father died of surgical complications at 42, his family had a hard
time getting by. Eventually Stewart’s mother left with him and his
younger siblings for the then booming Imperial Valley in California.
Following the Ranger
oil discovery in 1917, Stewart’s mother returned to Texas
hoping to lease their farm for drilling.
Just a teenager, Stewart started working in the oil patch and soon
embraced the rougher side of life. “I had become a lover of square
dances, a habitual cigarette smoker, and a drinker of moonshine
liquor,” he confessed in his book. He also admitted to having developed
a fondness for shooting craps, playing poker and running “with a
crowd that was far from being considered perfect.”
Finally leaving the oil patch, he worked for the Texas Central Railroad
followed by a period of time bumming across the country traveling
a road, as he later put it, “that led to no good end.”
A transformative experience at a brush arbor revival and meeting
a pretty girl he soon married turned his life around. By 1933 he
had been ordained as an Assembly of God minister, albeit one who
could still saw a mean fiddle.
the time Stewart found the right road for him, a headline-grabbing
young couple named Clyde Barrow and Bonnie Parker
-- they robbed banks and shot people -- sped down a figurative dead
end street in a stolen Ford V8. A posse of Texas and Louisiana lawmen
finally caught up with them near Arcadia, La. on May 23, 1934 and
gunned them down. They were returned to their hometown of Dallas
“I received a call asking me to come to Dallas
to help arrange the private funeral services of Bonnie
and Clyde,” Stewart wrote. “I consented and drove to Dallas
to view the bullet-riddled bodies. Plans were arranged.”
Thousands lined up outside the Sparkman-Holden-Brand Funeral Home
in the 1890-vintage A.H. Belo Mansion on Ross Avenue for a chance
to gawk at Barrow’s body. On the afternoon of Friday, May 25, the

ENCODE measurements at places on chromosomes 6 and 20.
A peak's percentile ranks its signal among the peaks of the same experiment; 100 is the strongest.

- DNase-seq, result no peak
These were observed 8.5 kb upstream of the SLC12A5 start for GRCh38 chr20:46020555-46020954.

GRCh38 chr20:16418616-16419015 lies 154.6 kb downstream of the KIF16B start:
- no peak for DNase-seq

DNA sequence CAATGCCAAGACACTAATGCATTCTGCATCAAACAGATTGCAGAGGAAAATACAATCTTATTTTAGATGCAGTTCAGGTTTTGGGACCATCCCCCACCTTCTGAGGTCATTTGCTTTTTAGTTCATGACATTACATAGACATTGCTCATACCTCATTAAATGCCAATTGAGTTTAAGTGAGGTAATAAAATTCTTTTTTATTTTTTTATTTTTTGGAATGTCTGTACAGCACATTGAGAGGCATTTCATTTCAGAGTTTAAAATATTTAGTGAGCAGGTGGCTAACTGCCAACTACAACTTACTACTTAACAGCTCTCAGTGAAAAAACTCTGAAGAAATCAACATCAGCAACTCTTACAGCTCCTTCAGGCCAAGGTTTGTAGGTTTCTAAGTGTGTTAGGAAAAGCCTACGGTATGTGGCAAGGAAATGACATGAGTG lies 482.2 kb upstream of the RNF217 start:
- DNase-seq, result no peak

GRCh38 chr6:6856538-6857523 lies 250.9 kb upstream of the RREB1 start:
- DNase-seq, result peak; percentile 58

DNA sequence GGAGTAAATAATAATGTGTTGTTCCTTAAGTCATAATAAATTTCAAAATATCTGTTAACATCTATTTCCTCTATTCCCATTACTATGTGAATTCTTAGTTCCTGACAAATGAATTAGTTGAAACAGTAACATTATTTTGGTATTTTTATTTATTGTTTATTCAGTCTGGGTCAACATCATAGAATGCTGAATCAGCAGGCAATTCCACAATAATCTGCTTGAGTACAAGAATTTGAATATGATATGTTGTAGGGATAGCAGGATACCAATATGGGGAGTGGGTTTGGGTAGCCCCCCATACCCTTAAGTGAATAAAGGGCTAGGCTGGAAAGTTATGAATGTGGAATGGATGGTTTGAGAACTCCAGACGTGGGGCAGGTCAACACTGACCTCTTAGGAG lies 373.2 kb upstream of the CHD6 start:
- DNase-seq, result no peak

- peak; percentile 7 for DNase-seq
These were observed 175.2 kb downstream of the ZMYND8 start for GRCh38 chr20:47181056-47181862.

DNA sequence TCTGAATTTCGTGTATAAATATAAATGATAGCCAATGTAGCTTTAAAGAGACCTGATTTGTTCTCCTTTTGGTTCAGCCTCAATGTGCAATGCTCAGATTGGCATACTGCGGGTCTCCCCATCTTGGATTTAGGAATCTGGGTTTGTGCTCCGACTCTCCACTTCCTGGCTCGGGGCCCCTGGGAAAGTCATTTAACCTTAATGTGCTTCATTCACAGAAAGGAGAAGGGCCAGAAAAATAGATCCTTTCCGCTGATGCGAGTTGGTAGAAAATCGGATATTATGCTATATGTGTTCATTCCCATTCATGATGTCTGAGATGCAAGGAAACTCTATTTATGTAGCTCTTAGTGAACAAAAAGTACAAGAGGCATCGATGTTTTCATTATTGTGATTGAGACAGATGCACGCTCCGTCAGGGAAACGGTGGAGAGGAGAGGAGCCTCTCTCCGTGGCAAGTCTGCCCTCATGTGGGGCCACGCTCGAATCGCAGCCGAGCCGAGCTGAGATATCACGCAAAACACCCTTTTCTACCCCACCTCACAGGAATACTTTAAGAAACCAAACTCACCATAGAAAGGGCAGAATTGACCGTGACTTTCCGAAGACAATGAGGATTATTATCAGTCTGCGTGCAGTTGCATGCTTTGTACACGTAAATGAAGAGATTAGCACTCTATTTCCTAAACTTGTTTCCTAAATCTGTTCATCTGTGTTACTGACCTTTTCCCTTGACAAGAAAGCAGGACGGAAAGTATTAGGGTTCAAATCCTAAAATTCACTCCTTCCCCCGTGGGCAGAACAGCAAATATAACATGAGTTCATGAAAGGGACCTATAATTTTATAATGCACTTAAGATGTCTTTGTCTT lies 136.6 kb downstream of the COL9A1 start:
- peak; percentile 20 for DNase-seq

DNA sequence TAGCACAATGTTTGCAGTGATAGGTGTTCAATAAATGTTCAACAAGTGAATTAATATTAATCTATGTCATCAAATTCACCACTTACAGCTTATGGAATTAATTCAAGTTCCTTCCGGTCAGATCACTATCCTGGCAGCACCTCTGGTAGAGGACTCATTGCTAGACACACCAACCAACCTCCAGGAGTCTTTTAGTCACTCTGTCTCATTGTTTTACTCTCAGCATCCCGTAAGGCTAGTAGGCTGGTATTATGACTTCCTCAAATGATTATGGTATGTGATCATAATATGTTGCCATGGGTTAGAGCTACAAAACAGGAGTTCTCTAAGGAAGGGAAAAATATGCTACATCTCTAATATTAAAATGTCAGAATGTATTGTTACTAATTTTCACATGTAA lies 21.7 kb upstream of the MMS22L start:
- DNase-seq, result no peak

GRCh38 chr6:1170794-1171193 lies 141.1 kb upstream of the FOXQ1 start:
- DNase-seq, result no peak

casket was taken to Western Heights Cemetery in West Dallas.
The graveside services began at 5 p.m.
Stewart agreed to participate in a quartet that would furnish music
at Barrow’s graveside funeral. Dudley Hughes, the funeral director,
would be one of the singers.
“It was a small, private service filled with fear of danger that
did not develop,” the retired preacher went on. “Officers with guns
joined the throngs of people who filled the streets and yard until
the last words were spoken by Reverend Cliff Andrews, a Dallas pastor.”
An ice cream vendor who set up his cart just outside the cemetery
entrance did a flourishing business on a hot, humid afternoon.
“One of the last scenes at the graveside was the low flying plane
whose pilot dropped a beautiful wreath for Clyde’s grave,” Stewart
wrote. “The card on the wreath read, ‘From a flying friend.’”
The air-dropped wreath had been paid for by Dallas police character
Benny Binion, who later became a major player in the later
development of Las Vegas as a gambling Mecca.
Binion went on to make big bucks, and the Barrow family could have
done the same. Some huckster offered Barrow’s parents $50,000 for
their son’s body, explaining that the dead outlaw could live on
forever as a mummified attraction at a traveling tent show. The
Barrows said no, paying $500 to bury their son next to his brother
Buck, who had died the year before of gunshot wounds suffered
when the Barrow gang had a shootout with police in Joplin, Mo.
In his book, the fiddling preacher took the high road in assessing
“It is not for me to know just how bad or good Clyde Barrow had
been,” Stewart concluded, “but I can say that there was much evidence
to prove he had many loved ones and friends….”
And that was all he had to say on the subject.